A carer provides non-medical support to a patient at home, including personal care (help to bathe or dress), social care (listening and chatting) and any domestic chores the patient struggles with, such as cooking and cleaning.  


Most patients will struggle with the mental impact of a chronic or terminal illness and may need the services of a psychologist or counsellor. 

What is included in Palliative Care? 

Depending on the disease or illness and its impact on the patient, a different type of care will suit one individual better than the next. 

Thankfully, Palliative Care includes all kinds of support to cover patients’ physical, mental, social and personal needs over time. Here are some of the more common types of care you can expect to find available in a Palliative Care program: 

  • Support with physical pain – likely through administering regular medication 
  • Help with essential daily tasks like personal hygiene, dressing and eating meals 
  • Psychological support through ongoing counselling 
  • Auxiliary care (transportation to see a GP, visiting the shops or support groups)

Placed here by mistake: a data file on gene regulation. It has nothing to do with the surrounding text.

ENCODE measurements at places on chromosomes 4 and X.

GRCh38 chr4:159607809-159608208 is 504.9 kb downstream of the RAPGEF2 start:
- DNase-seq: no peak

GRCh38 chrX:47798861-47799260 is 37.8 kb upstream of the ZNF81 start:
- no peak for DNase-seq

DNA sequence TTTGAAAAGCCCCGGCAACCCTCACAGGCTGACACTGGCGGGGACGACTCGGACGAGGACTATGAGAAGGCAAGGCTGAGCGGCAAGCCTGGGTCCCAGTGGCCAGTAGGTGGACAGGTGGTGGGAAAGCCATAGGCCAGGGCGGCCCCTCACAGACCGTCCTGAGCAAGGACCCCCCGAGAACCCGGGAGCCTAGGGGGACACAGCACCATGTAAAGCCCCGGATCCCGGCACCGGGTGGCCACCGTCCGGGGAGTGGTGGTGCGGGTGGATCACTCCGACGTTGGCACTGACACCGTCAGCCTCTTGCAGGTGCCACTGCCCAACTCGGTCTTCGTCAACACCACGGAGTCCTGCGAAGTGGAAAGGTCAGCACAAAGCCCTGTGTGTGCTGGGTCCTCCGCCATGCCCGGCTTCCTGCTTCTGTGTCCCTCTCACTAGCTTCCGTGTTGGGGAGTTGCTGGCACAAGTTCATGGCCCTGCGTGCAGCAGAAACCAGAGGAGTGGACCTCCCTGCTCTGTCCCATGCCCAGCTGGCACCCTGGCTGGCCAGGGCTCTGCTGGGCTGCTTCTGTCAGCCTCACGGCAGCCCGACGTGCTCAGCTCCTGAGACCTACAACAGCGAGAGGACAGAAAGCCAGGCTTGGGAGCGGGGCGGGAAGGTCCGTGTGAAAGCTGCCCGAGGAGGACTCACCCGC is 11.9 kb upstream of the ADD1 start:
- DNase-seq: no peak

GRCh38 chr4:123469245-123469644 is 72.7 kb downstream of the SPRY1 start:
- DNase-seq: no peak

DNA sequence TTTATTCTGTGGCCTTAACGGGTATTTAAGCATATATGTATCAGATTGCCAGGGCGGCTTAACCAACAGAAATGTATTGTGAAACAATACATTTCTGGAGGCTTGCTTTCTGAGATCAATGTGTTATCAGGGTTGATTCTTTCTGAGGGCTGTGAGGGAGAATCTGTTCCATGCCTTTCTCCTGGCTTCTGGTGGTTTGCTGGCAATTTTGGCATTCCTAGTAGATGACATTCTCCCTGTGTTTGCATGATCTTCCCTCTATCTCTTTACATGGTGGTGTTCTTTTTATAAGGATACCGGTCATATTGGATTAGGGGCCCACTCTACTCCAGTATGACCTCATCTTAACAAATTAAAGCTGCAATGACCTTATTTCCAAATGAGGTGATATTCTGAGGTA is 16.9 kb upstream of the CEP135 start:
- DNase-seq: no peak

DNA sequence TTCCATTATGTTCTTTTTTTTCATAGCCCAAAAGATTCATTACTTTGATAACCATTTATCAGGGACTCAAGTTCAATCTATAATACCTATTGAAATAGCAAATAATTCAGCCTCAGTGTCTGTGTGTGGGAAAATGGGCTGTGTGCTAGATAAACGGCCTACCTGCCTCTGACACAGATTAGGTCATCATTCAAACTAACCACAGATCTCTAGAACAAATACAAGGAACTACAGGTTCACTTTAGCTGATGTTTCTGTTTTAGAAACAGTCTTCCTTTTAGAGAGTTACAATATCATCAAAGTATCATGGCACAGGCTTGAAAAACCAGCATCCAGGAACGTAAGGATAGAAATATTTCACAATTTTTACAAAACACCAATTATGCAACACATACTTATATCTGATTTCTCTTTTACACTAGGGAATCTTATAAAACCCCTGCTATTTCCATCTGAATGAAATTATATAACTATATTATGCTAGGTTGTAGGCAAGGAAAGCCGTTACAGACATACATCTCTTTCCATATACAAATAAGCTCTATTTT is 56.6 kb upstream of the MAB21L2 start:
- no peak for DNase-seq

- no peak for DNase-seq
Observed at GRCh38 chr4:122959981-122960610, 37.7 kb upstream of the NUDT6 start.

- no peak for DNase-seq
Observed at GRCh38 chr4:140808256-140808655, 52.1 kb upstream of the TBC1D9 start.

• Wound management 
  • Continence management 
  • Physical and emotional support for family members 
  • Help with planning for end-of-life  

What are the 5 stages of Palliative Care? 

Once a patient receives a prognosis of having a chronic or terminal illness, Palliative Care can begin. For those with a chronic illness, a program may last for many years; unfortunately, others who receive a terminal prognosis will move quickly to an advanced stage of care. 

Stage 1 Palliative Care: Stable 

The first stage of Palliative Care is when a patient has recently received a prognosis from a GP that is considered manageable. While in a stable condition, this is the time to create a formal care plan that considers the type of illness or disease, current symptoms and ongoing requirements for best quality of life. Patients are encouraged to go about their days in the same way as much as possible.  

Stage 2 Palliative Care: Unstable 

When a patient’s condition worsens, or they begin to experience new symptoms, they will need to adjust their Palliative Care plan to accommodate any additional support required. At this stage, they are also offered mental support from a psychologist or counsellor to help talk openly about their feelings and prepare both the patient and their loved ones for the coming stages. 

Stage 3 Palliative Care: Deteriorating